Poetry Ireland Review Issue 121 Editorial

Issue 121

Poetry Ireland Review Issue 121 :

Edited by Eavan Boland

Eavan Boland's first issue as editor of Poetry Ireland Review aims to encourage a conversation about poetry which is  'noisy and fractious certainly ... but a conversation nevertheless that can be thrilling in its reach and  commitment'. There are new poems from Thomas McCarthy, Jean Bleakney, Wendy Holborow, Paul Perry, Aifric Mac Aodha, and many others, while the issue also includes work from Brigit Pegeen Kelly, with an accompanying essay on the poet by Eavan Boland. Eavan Boland also offers an introduction to the work of poet Solmaz Sharif, while there are reviews of the latest books from Simon Armitage, Peter Sirr, Lo Kwa Mei-en, and Vona Groarke, among others. PIR 121 also includes Theo Dorgan's elegiac tribute to his friend John Montague – a canonical poet, in contrast to the emerging poets Susannah Dickey, Conor Cleary and Majella Kelly, who contribute new work and will also read for the Poetry Ireland Introductions series as part of ILFD 2017.

Editorial

A CONVERSATION 

I’m honoured to be editing Poetry Ireland Review, and particularly pleased to be following Vona Groarke’s fine editorship. Taking on my own, I have had very strong support. So before I go further I want to thank Paul Lenehan and Maureen Kennelly for their generous help with this issue. 

An editorship is a vantage point. Even so, it’s never easy to have an overview of what’s happening in poetry. So much changes, and so quickly. In addition to that, poetry can struggle in both a social and private context, and fashion and neglect all too often overlay both. 

But looked at closely, something does emerge: a conversation. Noisy and fractious certainly, and given to monologue at times rather than dialogue. But a conversation nevertheless that can be thrilling in its reach and commitment. And that’s what I’ve wanted to suggest here, however briefly: A conversation made up of poems, of course, but also of the energies that swirl around them – the ideas, the debates, the disagreements. 

Since I divide the year between Ireland and the USA, I meet with poetry in both places. Different histories, different traditions. I also keep bumping into the realization that the world is contracting. Technology and travel allow me – as it does so many other people – to be a reader and writer in both places. Editing this issue gives me a chance to bring some American voices with me, while pointing, as PIR always has, to the vitality of Irish poetry. 

The poetic conversation is a fixture: it doesn’t change to comply with change. Technology has not, I believe, shaped it so much as revealed it. It’s easier now to see links between the excerpt in this issue from Yves Bonnefoy’s interview – reprinted here from decades ago – with his reverence for Yeats’s ‘admirable poems of time passing’, and Theo Dorgan’s sense of learning ‘craft, duty, fidelity to the self-intending poem’ from John Montague. Kenneth Fields’s fine poem on age gestures towards themes of Yeats. ‘Look’, one of two featured poems by the remarkable young American poet Solmaz Sharif, is charged with a menace and self-awareness Yves Bonnefoy would have recognized.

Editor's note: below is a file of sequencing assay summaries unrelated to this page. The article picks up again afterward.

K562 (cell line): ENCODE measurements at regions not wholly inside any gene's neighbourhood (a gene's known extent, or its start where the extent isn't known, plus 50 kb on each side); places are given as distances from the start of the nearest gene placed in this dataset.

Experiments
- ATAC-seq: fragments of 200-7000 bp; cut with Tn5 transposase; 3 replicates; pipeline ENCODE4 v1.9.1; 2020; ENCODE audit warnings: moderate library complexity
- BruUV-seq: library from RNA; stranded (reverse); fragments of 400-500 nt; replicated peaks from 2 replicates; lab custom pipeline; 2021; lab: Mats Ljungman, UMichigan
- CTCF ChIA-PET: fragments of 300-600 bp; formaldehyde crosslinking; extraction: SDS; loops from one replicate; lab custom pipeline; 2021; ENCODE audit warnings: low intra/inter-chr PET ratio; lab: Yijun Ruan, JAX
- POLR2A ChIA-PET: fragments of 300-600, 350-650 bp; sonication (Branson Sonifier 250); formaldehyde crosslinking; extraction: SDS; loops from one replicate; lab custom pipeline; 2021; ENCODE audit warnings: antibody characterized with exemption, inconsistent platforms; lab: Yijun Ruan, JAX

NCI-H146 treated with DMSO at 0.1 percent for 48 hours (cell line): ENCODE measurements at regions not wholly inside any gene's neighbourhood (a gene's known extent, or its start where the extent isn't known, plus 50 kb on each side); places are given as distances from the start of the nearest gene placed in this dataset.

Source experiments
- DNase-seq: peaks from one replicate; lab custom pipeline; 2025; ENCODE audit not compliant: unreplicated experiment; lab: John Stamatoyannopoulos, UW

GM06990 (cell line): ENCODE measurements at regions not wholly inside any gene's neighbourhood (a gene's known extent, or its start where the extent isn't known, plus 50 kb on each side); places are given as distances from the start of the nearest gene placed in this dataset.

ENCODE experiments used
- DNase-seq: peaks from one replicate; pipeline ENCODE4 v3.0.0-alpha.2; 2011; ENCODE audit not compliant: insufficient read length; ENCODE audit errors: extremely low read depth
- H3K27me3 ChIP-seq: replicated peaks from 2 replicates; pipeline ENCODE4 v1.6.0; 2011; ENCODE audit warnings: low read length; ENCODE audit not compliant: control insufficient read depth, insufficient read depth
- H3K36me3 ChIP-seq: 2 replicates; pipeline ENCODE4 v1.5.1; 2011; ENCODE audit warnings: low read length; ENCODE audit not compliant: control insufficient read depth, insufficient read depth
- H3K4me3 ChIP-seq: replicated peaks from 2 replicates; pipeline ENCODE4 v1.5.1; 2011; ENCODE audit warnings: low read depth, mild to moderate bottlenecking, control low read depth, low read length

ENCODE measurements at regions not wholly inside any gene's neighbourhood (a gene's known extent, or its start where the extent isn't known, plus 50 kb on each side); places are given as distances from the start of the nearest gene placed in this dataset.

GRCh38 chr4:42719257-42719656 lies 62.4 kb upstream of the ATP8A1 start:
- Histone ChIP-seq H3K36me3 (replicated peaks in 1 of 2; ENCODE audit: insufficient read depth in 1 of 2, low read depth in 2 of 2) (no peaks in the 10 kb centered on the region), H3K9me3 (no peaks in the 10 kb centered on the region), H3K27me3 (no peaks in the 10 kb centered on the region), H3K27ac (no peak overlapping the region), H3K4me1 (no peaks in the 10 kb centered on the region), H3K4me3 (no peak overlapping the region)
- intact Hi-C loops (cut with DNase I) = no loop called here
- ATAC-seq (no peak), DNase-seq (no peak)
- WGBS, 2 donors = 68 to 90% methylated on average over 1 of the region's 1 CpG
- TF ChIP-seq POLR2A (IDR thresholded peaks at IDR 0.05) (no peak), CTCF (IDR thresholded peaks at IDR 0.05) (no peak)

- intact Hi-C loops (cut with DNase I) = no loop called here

Inevitably, this is also a conversation of contrasts. Paula Meehan’s lectures, given as the Ireland Professor of Poetry – perceptively assessed here by Colm Tóibín – commend a generous life for the working poet: an outreach to the earth, to the planet, an insistence on our imaginative obligations to both. But the remarkable American poet who died recently, Brigit Pegeen Kelly, who I write about in this issue, made no obviously purposeful statements. Her exemplary poems tend to the hermetic, the pure and inward reflection. Yet there can be no doubt that both poets, Meehan and Kelly, from different viewpoints, add texture and depth to the conversation. 

The most exciting part of this editorship has been reading the submitted poems. Going through them – poem after poem, image after image – brought back a cherished memory. Standing in a bookstore in Dublin when I was a young poet – Greene’s in Clare St, or Hodges Figgis perhaps – taking a journal down from the shelf and opening it at a new poem. And, if I was lucky, feeling there and then the intense lifelong companionship of good poetry. The poems I chose for this issue shook out that memory. Except this time they were in the present not the past. There are poems here from several countries, written under various skies. But the Irish work was a special revelation of the un-derivative vitality of poems on this island. 

Even if the continuance of a poetic conversation – given the constraints of space – can only be hinted at here, its reach into the lives and work of poets and readers makes it a permanent resource. And yet, in our time, often a fragile one. It always needs the protection of its stake-holders. Since I was a young poet, right up to the present, Poetry Ireland has been a mainstay for poets and readers – all the way from workshops to events to publications. Never failing to remind a community of the importance of this art. Generating at every stage new parts of this conversation. And never failing to protect it. 

Eavan Boland

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